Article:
As resurgent Covid caseloads kept New York City’s office workers at home through the summer, retail corridors that depend on their foot traffic struggled to fill empty storefronts.
Just under 30 percent of retail storefronts in the Grand Central and Midtown East business districts — home to 15 percent of the city’s office stock — remained vacant this summer, more than double the 10 to 15 percent vacancy rates seen before the pandemic, according to a report by the Real Estate Board of New York.
Madison Avenue also saw a jump in vacancies, with 28 percent of storefronts unoccupied, up from 19 percent in 2018.
In comparison, residential neighborhoods in Manhattan, Brooklyn and Queens had storefront vacancies ranging from 14 percent to 20 percent — which, while still elevated, were much closer to pre-pandemic rates.
“It’s clear from these findings how critical the link is between the recovery and success of the City’s once vibrant retail sector and a full, safe return of office workers,” REBNY President James Whelan said in a statement.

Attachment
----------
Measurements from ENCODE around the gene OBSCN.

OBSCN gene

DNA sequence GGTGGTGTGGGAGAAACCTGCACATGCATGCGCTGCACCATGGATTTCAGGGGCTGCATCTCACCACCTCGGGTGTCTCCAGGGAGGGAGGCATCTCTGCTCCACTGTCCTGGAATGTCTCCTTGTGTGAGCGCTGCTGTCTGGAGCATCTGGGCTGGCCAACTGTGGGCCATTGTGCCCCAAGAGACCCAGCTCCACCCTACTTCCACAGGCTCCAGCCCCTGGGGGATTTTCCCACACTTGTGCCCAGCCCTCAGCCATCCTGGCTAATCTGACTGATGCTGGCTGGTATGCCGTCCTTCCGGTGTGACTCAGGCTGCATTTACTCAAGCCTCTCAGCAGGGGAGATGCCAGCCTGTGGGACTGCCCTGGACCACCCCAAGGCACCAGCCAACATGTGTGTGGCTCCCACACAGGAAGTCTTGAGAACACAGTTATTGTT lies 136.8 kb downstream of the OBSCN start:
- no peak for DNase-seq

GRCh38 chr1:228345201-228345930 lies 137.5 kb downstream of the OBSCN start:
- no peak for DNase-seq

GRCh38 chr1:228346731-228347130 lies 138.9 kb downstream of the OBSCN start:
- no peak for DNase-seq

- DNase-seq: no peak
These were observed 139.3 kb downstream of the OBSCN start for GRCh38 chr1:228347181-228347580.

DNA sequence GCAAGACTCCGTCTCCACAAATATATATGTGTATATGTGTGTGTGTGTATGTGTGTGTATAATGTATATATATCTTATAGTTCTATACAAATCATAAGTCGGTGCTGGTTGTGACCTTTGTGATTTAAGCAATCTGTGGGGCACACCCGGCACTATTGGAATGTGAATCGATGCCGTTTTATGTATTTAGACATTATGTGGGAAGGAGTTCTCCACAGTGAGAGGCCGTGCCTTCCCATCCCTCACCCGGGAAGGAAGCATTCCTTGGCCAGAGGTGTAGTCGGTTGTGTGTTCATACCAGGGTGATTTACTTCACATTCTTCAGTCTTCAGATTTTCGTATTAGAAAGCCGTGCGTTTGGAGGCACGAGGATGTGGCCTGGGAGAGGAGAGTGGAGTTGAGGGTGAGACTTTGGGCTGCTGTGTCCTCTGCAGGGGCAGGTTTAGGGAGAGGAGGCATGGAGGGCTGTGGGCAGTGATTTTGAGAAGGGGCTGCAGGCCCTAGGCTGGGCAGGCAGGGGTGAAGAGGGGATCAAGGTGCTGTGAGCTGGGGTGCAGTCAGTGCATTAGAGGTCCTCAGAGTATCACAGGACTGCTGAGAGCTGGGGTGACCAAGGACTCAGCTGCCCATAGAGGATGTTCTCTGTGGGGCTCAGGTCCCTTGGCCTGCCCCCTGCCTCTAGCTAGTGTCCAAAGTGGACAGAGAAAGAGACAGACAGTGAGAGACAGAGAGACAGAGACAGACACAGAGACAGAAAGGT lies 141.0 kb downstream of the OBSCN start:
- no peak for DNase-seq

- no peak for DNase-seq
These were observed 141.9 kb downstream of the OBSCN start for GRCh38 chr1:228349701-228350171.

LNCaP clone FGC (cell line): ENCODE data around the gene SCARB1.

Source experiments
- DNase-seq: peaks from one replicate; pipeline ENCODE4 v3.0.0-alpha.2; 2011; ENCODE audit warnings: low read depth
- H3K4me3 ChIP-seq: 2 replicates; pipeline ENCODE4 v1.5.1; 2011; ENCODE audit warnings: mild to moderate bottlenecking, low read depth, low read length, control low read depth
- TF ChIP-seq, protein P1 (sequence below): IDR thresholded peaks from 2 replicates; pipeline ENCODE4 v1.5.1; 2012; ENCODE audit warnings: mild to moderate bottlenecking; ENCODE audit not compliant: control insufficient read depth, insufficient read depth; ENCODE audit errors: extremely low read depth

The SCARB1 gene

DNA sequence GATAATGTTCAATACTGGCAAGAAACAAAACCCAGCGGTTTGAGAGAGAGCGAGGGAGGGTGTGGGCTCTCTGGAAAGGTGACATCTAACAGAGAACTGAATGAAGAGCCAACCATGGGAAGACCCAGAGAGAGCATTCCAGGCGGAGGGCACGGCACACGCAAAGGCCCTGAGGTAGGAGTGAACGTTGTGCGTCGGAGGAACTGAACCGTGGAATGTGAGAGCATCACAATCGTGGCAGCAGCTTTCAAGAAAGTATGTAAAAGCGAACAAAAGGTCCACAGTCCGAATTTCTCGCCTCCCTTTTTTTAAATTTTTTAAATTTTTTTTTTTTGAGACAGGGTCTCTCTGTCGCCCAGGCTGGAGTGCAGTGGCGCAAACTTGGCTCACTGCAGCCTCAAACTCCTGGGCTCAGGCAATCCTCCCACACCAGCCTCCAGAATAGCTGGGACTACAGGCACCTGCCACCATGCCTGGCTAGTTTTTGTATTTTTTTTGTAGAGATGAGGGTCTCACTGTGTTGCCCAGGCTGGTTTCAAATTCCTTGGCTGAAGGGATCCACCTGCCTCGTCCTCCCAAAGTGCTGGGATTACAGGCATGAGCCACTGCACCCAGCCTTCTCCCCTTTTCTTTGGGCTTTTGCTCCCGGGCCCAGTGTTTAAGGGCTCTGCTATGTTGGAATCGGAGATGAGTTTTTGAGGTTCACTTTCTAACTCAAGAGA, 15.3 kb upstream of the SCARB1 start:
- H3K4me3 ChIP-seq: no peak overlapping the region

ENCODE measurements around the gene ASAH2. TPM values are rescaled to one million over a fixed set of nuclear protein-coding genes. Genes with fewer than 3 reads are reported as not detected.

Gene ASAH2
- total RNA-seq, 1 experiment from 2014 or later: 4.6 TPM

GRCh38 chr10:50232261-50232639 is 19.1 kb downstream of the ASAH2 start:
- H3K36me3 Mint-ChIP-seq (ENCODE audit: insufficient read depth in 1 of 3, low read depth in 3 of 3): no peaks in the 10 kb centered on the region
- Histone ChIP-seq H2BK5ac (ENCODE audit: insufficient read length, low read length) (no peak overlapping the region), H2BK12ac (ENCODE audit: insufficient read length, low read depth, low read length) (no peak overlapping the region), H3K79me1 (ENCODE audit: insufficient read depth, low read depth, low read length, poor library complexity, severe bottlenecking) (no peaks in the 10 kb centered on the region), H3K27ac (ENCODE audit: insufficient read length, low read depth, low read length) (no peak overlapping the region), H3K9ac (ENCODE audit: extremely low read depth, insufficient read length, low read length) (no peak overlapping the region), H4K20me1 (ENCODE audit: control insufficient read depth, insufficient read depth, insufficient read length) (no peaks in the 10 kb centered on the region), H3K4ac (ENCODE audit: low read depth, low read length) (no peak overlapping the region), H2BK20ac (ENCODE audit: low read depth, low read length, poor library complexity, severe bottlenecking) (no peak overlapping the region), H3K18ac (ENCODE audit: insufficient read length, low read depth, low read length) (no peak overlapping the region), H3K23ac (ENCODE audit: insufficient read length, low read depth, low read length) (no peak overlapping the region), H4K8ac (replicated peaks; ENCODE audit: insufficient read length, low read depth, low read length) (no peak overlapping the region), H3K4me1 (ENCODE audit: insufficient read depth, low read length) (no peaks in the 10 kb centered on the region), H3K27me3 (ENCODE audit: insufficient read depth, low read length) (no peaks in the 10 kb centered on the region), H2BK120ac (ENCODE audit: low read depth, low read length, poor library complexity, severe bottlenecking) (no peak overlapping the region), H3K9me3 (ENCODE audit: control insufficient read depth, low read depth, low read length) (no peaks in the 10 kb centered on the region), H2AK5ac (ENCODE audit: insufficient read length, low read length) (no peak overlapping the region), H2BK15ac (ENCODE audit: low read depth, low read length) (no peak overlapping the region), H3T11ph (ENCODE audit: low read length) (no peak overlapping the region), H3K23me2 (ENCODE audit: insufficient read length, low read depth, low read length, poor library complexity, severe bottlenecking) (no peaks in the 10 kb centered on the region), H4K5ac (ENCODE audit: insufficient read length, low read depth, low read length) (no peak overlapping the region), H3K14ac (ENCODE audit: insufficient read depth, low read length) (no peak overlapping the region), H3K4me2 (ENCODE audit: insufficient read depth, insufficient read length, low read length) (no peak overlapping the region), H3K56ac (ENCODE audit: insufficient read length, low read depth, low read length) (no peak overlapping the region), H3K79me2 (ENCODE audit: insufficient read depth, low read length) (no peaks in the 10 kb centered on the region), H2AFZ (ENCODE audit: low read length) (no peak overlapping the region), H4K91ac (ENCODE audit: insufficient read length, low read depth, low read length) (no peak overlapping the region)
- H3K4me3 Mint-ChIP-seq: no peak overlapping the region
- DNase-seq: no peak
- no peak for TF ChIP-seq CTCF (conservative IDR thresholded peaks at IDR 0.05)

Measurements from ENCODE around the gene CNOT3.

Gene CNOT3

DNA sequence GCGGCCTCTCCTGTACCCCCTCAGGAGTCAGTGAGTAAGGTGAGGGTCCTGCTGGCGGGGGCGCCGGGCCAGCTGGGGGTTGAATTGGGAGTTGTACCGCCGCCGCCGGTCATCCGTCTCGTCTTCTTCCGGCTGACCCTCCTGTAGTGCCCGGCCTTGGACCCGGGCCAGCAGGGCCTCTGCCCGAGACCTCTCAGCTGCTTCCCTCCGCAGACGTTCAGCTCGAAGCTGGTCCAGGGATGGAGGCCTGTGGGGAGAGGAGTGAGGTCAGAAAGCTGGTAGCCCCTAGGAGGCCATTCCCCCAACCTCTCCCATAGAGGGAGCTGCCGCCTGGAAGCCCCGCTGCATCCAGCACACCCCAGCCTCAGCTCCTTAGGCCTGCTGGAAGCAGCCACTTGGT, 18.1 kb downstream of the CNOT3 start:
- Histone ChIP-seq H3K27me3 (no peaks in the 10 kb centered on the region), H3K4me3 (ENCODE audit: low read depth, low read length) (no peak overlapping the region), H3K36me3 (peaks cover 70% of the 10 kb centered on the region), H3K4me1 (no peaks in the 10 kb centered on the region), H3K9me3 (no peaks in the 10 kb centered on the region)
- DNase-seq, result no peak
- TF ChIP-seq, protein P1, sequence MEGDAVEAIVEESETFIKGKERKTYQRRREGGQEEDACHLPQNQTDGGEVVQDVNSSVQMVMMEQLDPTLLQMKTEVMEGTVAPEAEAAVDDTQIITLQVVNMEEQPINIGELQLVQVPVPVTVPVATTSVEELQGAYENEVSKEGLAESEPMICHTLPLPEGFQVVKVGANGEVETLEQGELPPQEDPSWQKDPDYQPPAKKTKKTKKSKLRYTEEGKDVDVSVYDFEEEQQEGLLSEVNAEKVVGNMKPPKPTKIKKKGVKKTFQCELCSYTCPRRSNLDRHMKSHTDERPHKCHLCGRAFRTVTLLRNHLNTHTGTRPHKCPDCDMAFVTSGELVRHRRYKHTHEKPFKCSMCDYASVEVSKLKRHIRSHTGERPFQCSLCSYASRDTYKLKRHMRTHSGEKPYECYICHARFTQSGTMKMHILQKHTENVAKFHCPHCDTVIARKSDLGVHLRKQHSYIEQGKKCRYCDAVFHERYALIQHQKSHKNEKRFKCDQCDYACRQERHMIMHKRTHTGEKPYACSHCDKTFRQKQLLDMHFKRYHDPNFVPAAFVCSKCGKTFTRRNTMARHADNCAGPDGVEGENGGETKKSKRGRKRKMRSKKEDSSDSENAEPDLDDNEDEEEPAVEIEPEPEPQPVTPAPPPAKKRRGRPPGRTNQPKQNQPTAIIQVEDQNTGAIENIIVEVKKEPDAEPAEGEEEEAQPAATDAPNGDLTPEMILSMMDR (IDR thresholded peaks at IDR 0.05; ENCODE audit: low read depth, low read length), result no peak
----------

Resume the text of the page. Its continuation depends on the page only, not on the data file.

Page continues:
It wasn’t just retail landlords who were reeling. Office asking rents fell 4.2 percent in the second quarter, while the office vacancy rate hit a 30-year high of 18.3 percent, according to a separate report by the Office of the State Comptroller.
The total market value of the city’s office buildings, estimated at $172 billion in fiscal year 2021, fell nearly 17 percent in the fiscal 2022 assessment, the first decline in total office property market values in at least two decades. Of the $1.7 billion in property tax revenue the city stands to lose in fiscal 2022, which began on July 1, more than half will be driven by the drop in office building valuations.
According to the REBNY report, the city lost 631,000 jobs last year, with leisure and hospitality accounting for 250,000 losses. The retail sector shed over 67,000 jobs.
Only 49 percent of the city’s jobs have since returned, according to the report, leaving New York well behind the national recovery rate of 90 percent.
Still, those seeking signs of recovery should look below ground: Subway ridership had returned to nearly 50 percent of its pre-pandemic levels by early September, up from 20 percent in the spring of last year.